Woodcut on Japanese paper. This piece depicting “Goddesses” encapsulates the vitality and raw energy often seen in Munakata’s unique style of print-making. For Munakata, the art of creation did not come from within but emerged out of the wood to reveal nature’s intrinsic force and beauty. His influences derive from both east and west and include Vincent van Gough, Buddhist religious imagery, Heian period poetry, and Japanese folk art to name a few. As seen in this print, Munakata often incorporated poetry and calligraphy into his works.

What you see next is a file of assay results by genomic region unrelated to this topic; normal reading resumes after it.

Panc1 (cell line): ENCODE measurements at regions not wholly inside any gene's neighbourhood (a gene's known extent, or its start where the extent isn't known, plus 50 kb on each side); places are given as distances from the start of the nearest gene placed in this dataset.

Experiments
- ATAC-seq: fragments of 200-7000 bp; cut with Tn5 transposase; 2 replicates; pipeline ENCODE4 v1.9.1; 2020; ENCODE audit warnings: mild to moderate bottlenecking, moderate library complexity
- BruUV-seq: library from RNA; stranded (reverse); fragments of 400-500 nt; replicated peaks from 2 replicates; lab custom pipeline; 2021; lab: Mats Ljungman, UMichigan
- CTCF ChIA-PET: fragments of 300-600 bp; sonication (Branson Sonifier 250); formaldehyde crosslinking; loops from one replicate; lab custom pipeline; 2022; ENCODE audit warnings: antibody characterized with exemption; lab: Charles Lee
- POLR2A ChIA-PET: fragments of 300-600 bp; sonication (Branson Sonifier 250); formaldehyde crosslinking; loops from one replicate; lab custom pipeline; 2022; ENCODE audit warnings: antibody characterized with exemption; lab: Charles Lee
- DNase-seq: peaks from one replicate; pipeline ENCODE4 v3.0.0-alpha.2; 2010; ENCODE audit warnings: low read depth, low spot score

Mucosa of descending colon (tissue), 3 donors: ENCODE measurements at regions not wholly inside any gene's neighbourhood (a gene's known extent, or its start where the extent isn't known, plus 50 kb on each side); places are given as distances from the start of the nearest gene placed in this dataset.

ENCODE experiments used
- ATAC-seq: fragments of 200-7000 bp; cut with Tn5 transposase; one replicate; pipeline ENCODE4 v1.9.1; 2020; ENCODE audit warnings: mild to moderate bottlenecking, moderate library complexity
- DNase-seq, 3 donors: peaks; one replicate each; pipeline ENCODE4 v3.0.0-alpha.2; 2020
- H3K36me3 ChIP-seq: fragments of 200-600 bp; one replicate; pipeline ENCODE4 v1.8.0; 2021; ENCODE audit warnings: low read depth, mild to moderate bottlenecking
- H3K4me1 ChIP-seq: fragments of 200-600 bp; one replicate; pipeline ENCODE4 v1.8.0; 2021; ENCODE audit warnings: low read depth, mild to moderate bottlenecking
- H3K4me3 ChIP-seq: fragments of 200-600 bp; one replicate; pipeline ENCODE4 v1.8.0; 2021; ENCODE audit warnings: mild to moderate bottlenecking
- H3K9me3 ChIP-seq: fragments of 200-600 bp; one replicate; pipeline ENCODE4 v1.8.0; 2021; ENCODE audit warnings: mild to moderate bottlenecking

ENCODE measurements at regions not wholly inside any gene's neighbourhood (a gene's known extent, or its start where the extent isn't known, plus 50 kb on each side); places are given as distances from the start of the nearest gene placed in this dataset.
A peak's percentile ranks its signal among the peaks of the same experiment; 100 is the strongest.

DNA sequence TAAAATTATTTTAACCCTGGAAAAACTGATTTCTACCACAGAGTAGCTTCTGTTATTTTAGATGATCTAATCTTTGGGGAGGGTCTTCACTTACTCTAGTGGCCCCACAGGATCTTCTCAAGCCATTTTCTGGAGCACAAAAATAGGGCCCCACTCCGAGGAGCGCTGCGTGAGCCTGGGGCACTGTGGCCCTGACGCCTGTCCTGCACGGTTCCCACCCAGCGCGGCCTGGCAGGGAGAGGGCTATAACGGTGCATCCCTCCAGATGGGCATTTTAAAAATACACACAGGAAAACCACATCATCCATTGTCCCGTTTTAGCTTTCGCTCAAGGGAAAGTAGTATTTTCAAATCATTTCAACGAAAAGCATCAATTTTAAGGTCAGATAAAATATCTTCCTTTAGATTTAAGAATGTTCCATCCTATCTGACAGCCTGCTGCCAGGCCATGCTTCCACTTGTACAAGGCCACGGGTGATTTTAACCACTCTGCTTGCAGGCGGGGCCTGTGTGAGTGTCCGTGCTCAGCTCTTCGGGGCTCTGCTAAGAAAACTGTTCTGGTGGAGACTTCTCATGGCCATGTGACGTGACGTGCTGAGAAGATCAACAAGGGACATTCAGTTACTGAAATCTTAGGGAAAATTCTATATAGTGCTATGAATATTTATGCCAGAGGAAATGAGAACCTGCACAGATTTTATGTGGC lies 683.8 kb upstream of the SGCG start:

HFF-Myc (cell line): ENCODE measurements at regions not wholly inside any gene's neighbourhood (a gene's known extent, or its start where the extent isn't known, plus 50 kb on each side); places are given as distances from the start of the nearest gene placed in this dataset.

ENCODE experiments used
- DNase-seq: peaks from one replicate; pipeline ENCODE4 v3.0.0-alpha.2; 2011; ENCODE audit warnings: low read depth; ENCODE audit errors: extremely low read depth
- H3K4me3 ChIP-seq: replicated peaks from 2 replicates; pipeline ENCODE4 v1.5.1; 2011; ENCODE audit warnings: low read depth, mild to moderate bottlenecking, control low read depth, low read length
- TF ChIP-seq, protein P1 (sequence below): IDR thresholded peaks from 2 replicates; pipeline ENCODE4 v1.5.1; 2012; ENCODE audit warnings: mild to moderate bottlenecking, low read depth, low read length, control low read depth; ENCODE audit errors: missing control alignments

Signed in pencilled kanji, Shikō, and penciled English, Munakata, with artist’s pine needle symbol and red seal Muna with faint mat staining around the far edges. The pine needle symbol that Munakata frequently adds to his signature was the same mark his grandfather, a blacksmith, placed on his swords; and, that his father placed on cutting tools during the Meiji period when samurai were forbidden to carry swords.